There’s a Fine Line Between Being Resourceful and Being a HoarderOn the surface, some could appear to be hoarders, but their reasons for holding onto things make a difference. My mom and dad had two sheds full of tools and treasures when Mom died. As we cleared out those sheds, I was reminded of her reasons for having the things she had in storage – it was always to bless others. She didn’t hold onto things because they gave her some measure of comfort or stability. They were in storage and in transition, on their way to others…and she just didn’t get to finish. After she died, Dad began going through his tools and did give most of them away to family members and friends.

It’s easy to just judge people as hoarders if you don’t know them well. A key to determining if it’s not hoarding is to look for margin. Are there chairs to sit in and room to maneuver in your home or that of your friends and family? Is the kitchen usable? Can you park cars in the garage (of course, the garage is sometimes used for storage? Are material things barriers to relationships or are they just stuff?

The Psychology Behind Hoarding: When Does Cluttered Turn Into Hoarding? – Gregory L. Jantz

Stuff management requires from its owner time and energy. However, so does shopping (and the finances) for replacements for the things discarded.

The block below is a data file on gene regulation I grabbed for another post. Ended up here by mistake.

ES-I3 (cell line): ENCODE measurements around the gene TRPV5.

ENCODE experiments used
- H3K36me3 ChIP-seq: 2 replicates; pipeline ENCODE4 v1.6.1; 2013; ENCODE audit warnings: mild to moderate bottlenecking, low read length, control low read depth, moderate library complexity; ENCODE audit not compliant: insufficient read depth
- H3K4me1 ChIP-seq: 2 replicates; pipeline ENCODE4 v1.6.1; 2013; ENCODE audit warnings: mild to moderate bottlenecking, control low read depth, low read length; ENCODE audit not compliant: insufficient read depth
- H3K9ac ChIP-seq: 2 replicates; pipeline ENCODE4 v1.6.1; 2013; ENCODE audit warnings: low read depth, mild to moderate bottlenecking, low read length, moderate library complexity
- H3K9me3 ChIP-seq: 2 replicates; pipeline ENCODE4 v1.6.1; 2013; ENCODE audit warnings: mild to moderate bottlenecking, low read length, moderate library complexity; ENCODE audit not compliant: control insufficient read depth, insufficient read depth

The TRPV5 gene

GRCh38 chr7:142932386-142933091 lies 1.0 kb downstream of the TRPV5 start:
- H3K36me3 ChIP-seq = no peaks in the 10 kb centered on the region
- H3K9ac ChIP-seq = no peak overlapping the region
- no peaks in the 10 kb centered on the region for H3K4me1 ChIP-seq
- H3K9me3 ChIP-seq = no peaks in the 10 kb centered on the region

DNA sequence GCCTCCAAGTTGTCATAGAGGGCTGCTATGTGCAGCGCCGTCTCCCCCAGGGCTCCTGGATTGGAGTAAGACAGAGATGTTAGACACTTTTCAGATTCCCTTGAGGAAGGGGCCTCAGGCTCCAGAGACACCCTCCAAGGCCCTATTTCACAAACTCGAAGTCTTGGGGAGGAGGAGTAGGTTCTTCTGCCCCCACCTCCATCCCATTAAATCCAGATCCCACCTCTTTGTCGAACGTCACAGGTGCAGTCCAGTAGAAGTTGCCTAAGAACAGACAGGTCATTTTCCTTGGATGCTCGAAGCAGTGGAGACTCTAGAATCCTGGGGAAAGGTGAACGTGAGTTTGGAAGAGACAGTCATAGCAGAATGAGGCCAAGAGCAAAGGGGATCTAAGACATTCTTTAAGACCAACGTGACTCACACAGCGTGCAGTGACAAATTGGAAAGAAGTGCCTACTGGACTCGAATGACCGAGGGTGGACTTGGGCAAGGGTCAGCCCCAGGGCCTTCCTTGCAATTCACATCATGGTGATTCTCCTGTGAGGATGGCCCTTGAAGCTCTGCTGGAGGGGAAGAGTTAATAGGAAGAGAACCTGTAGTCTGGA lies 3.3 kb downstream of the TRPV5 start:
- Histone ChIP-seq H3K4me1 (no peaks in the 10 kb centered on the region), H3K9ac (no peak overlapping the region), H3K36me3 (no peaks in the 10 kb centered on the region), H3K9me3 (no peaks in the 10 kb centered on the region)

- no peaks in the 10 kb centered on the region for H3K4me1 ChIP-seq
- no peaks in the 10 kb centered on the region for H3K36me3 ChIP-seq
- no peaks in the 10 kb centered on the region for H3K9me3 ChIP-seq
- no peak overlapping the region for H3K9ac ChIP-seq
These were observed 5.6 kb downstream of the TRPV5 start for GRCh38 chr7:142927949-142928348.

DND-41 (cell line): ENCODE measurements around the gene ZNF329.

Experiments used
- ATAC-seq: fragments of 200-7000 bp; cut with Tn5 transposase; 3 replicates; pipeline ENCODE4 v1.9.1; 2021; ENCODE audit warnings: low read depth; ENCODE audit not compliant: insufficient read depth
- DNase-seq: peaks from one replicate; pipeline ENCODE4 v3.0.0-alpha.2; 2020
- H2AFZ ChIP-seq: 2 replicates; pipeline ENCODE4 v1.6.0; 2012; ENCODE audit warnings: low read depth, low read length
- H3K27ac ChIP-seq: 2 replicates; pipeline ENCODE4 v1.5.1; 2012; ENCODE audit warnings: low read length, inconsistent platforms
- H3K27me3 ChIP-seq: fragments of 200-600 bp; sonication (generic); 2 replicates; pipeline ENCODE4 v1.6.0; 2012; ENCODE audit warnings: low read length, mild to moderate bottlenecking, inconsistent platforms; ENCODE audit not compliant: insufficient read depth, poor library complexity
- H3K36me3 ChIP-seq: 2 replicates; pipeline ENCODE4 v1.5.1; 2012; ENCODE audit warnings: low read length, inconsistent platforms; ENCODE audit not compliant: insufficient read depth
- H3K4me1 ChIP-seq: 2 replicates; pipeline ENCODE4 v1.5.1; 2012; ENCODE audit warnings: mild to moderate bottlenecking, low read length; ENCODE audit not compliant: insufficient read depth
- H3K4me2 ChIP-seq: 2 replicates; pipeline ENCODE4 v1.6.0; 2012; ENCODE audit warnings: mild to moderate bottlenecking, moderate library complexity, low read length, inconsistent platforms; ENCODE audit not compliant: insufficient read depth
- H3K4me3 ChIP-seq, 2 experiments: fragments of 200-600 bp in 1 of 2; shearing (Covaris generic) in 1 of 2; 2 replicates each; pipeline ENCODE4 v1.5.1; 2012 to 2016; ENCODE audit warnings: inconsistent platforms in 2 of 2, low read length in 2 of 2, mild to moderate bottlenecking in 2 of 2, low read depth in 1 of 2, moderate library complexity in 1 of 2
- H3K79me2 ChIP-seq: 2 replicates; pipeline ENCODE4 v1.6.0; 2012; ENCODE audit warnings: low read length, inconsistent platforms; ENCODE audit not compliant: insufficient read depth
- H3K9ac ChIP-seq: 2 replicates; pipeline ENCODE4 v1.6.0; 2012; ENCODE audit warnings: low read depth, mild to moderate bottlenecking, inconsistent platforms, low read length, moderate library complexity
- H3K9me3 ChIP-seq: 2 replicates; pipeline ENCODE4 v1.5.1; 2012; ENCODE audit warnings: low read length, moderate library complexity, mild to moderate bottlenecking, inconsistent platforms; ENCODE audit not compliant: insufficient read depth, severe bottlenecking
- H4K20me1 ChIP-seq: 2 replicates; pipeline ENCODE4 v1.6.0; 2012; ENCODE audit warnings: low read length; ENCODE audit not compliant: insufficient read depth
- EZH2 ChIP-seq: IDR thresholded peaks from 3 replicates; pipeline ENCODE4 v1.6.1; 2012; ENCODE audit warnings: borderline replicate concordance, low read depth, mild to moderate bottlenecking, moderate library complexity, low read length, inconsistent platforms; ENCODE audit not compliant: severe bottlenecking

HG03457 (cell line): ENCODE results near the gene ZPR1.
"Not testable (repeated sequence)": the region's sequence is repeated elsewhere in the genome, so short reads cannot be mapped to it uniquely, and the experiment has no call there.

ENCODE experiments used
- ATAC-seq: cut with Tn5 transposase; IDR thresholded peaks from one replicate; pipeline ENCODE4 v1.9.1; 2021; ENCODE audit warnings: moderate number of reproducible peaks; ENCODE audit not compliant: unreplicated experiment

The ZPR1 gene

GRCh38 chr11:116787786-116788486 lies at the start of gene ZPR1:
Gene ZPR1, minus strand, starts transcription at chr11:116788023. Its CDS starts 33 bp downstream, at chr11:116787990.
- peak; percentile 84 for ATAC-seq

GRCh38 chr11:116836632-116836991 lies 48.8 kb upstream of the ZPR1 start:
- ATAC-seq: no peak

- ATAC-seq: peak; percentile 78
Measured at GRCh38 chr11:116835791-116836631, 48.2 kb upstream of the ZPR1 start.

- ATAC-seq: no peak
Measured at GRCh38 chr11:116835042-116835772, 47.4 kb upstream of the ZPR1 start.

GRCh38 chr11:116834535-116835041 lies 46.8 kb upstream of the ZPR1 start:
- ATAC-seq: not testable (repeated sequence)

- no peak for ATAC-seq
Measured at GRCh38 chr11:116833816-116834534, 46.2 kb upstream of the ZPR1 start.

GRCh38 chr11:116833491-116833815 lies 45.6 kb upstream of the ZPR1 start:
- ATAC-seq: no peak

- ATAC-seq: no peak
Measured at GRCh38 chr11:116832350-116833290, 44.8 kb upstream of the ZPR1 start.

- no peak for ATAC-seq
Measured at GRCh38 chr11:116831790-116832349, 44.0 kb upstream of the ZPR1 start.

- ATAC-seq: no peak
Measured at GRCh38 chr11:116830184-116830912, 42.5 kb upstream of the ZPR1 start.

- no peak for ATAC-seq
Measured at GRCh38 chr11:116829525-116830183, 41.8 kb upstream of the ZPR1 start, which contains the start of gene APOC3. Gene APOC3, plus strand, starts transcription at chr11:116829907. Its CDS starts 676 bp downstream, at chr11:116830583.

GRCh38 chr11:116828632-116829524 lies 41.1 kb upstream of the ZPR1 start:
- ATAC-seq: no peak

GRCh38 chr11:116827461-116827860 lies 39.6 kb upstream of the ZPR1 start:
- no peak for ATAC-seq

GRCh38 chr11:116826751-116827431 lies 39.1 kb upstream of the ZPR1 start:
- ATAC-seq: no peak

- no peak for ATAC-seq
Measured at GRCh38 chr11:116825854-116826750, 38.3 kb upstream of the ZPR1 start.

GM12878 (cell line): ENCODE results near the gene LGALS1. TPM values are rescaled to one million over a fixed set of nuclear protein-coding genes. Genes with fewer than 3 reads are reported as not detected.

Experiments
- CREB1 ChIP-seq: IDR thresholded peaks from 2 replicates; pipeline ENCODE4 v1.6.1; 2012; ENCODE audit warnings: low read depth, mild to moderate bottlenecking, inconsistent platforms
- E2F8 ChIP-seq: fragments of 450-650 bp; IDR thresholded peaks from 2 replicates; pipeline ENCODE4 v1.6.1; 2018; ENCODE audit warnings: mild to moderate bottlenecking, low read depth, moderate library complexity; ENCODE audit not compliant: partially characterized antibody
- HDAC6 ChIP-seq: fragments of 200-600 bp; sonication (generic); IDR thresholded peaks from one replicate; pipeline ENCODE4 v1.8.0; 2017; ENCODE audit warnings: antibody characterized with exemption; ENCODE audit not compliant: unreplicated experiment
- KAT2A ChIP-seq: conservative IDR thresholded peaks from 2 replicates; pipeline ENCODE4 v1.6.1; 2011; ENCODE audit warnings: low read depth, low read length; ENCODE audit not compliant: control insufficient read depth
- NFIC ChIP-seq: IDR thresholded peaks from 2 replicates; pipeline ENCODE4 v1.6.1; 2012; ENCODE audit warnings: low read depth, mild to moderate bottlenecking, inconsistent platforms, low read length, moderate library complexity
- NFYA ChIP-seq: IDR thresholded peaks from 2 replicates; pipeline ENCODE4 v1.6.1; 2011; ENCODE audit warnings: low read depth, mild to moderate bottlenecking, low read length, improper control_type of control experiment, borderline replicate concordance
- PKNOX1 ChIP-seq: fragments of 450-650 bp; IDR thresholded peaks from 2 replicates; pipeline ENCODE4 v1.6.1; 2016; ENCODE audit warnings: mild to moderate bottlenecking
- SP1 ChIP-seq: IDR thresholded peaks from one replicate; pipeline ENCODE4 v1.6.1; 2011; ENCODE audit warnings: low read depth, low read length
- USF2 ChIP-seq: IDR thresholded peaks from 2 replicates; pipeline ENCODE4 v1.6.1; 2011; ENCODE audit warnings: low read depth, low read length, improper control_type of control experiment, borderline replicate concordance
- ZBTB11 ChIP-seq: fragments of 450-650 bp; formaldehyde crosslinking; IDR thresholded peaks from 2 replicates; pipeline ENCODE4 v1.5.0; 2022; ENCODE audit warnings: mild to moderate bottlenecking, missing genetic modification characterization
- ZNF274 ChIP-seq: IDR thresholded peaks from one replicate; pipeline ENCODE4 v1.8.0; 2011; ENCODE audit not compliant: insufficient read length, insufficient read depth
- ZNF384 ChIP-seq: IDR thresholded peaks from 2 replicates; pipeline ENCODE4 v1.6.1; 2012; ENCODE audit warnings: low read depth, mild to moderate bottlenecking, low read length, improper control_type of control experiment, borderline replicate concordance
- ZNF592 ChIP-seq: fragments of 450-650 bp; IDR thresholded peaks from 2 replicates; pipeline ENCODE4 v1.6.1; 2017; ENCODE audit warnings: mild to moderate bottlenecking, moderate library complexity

To judge others based on how they deal with their stuff can be as misguided as the old addiction of trying to “keep up with the Joneses”. However, we would be just as culpable if we negatively judge those who don’t hold onto things. I hope this makes sense; I’m wrestling with it this week…wanting to understand both sides.

HoardingNot hoardingPhoto Credit: Wikimedia Commons, Flickr

Americans Are Pack Rats. Swedes Have the Solution: ‘Death Cleaning’ – Jura Koncius

[Sorry for the rant…words mean things.]

4) Thrifting – Don’t you love discovering great finds in thrift stores? This sort of thing goes along with “not hoarding” as we reuse, repurpose, recycle. Here’s a sweet story about thrifting. One of my favorite thrift shops is West End Thrift in Richmond, Virginia. It’s just been open since the Spring of 2017. When it first opened, one of the promotions was new wedding dresses at thrift store prices.Photo Credit: Facebook

The story goes that these dresses were donated by a consignment shop owner who was retiring. She apparently had final ownership of the dresses and gave them to West End Thrift. I was only in the store once when a young woman took advantage of this great deal. She had been in the store in the Spring and had seen a dress she loved… but didn’t buy it (for whatever reasons). More recently she dropped back by, and inquired if it was still available (doubting such a possibility). The dress was still there and fit her beautifully. Here’s this lovely young woman, and a handful of store volunteers, and about the same number of customers – who in that moment were like her moms, sisters, and friends. Complete with tears and picture-taking. What we pass on to a thrift store often becomes someone else’s affordable find. Love it!